“Thappad”; Cast: Taapsee Pannu, Pavail Gulati, Kumud Mishra, Ratna Pathak Shah, Tanvi Azmi, Maya Sarao, Dia Mirza, Manav Kaul; Direction: Anubhav Sinha; Rating: * * * * (four stars)
“Thappad”, Anubhav Sinha recently declared, is meant to be the concluding feature of his ‘discrimination trilogy’ — the other two being “Mulk” (2018), which spoke of bigotry in the name of religion, and “Article 15” (2019), his manifesto on oppression on the basis of caste. “Thappad” trains focus on gender discrimination to complete the picture.
Gender can be a sensitive subject, more so if you look at it through the prism of subjugation. A conversation on the topic could easily turn into sermonising. Sinha’s biggest credit as far as “Thappad” goes is that he maintains a balance in tone, never getting overly preachy with what his narrative has to convey.
“Thappad” is not about domestic violence, unlike what the title or pre-release promotion may have indicated. The film merely utilises a random, impulsive act of slapping to lay out an intricate portrait of marital exploitation that could be happening within the confines of any household that might maintain a picture of calm on the outside.
Importantly, the film questions the male entitlement of superiority in a relationship.
Sinha and co-writer Mrunmayee Lagoo set the tone for that idea right from the early frames, long before the film’s highlight, titular act of violence actually happens. We spot it in little things that define the life of protagonist Amrita (Taapsee Pannu). It is a given, for instance, that she is the one who must wake up to turn off the alarm clock that her husband Vikram (Pavail Gulati) sets, so that he can get up on time for work. If he must work all night, she should be around to fix the printer, and she must also be there to brew the perfect cuppa for her in-laws early next morning.
For Amrita, according that advantage to Vikram would seem like a natural thing, mainly due to the superior stature of his family that is unsaid in the script and yet subtly portrayed. She is okay with the idea of being a housewife who has given up her dream of being a dancer, and is now satisfied putting her talent to use only in giving dance tuitions to the neighbour’s daughter.
Amrita’s sole purpose in life, it would seem, is to be happy and proud about the fact that Vikram is all set to be transferred by his firm to London, where he will take up a top job and they will set up home in a house with a cute blue door.
The trigger that sets off turmoil in her seemingly content life is the slap that Vikram lands on her cheek, at a house party to celebrate their London transfer, in an uncharacteristic and frustrated fit of rage.
The very brief scene, masterfully written and executed, resonates for the sheer sense of disparity it so simply conveys. You understand the deepseated chauvinism about Vikram, an otherwise sophisticated guy with a pleasant demeanour, which drives him to instinctively take umbrage when his wife tries stopping him as he enters into an aggressive showdown with a colleague at the party. Amrita, on the other hand, is expected not to make too much of the incident because, as her mother-in-law (Tanvi Azmi) says, there are guests outside waiting to be entertained.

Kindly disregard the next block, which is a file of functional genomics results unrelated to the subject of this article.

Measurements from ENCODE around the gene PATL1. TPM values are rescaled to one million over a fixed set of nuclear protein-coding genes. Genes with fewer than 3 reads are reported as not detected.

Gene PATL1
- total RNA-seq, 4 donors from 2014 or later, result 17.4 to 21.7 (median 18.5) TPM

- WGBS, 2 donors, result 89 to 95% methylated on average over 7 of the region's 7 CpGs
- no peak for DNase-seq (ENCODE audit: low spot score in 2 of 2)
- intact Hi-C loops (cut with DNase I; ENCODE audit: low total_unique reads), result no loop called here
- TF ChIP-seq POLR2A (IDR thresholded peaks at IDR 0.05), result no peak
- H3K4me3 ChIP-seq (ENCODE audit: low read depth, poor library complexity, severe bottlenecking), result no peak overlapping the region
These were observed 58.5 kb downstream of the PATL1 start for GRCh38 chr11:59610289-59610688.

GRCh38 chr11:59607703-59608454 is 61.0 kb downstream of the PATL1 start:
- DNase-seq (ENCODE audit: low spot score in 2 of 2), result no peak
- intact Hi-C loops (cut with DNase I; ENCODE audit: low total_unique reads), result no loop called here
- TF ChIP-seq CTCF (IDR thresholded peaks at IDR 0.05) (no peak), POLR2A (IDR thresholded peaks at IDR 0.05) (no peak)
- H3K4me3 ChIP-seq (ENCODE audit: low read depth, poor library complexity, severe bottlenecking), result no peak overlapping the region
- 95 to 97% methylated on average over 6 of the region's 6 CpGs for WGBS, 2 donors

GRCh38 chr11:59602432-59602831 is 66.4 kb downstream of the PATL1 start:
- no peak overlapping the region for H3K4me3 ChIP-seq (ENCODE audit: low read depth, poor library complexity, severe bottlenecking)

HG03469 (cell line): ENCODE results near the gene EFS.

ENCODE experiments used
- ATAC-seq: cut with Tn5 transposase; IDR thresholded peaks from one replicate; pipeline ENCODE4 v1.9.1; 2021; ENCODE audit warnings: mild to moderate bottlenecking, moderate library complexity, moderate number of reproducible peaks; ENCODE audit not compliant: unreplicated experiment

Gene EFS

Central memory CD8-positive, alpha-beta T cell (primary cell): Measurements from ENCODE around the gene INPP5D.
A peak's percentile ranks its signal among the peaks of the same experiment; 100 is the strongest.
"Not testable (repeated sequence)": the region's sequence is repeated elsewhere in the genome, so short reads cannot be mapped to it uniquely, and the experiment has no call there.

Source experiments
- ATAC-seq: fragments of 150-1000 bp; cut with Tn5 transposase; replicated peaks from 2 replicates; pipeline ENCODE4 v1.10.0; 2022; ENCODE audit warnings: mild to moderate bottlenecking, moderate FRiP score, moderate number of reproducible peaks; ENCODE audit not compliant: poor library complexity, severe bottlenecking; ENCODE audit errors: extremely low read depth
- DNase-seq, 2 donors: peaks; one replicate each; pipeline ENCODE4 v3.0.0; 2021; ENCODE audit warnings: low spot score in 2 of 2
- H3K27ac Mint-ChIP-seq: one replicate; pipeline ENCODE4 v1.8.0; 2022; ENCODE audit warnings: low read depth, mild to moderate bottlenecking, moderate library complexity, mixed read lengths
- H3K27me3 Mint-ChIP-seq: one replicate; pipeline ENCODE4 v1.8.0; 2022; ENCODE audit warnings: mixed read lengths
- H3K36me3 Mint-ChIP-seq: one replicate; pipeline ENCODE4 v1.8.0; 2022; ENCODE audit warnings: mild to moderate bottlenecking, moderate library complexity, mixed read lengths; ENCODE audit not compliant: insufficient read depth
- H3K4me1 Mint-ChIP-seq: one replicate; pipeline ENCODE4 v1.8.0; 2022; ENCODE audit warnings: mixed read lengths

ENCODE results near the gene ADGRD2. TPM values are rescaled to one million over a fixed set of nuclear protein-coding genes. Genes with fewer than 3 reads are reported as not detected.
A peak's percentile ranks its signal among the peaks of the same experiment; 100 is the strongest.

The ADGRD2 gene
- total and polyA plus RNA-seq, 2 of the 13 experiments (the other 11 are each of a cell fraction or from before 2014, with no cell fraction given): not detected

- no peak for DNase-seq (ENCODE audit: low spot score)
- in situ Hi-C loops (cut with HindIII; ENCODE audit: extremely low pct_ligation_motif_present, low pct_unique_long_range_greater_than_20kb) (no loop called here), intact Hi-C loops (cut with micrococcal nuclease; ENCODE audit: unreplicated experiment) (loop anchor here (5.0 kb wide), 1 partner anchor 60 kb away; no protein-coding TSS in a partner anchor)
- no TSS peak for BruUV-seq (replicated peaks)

“Thappad” digs deep to establish the fact that gender discrimination is an outcome of the upbringing that not just men, but also women, get in our country. The screenplay is quietly effective in the way it shows how the thought of saying sorry, even long afterward, never quite crosses Vikram’s mind. For Amrita, his lack of remorse sparks off the realisation that her marriage was always built on Vikram’s ego and not love.
For maximum impact, the story draws up subtexts utilising prop female characters. As Amrita decides to walk out of her marriage, we meet her lawyer (Maya Sarao). She is a successful career woman who fights for women’s rights and yet cannot escape her husband’s (Manav Kaul) brutish ways in the privacy of their posh bedroom. At the other extreme is Amrita’s domestic help, who suffers physical abuse regularly at the hands of her husband because he feels it is only right that a man beats up his wife.
If these sub plots appear too familiar while setting up a broader picture, Sinha does well to execute them with authenticity.
Yet, despite the film’s overall profundity, you get a sense that not everything about “Thappad” is perfect. The only man who seems to have a sense of gender equality is Amrita’s father (Kumud Mishra), but he does not get anything substantial to do in the film apart from being there for her. We understand Amrita’s awakening happens primarily because she is slapped in public, Does that mean she would have glossed over the issue had Vikram assaulted her in private? Also, gender equations in a marital relationship cannot always be explained in black and white. The film never quite delves into the grey areas of Amrita and Vikram’s marriage.
Still, “Thappad” resonates with impact. It is without a doubt one of the finer films you will see this year, simply because it tackles a difficult and powerful subject with credibility. A cast of proven talents excels in well-crafted roles, toplined by Taapsee Pannu’s career-defining act.
Contrary to what many felt, this film is not about creating circumstances that might open up room for a battle of the sexes. It is an urgent call for a world where there would be no battle of the sexes.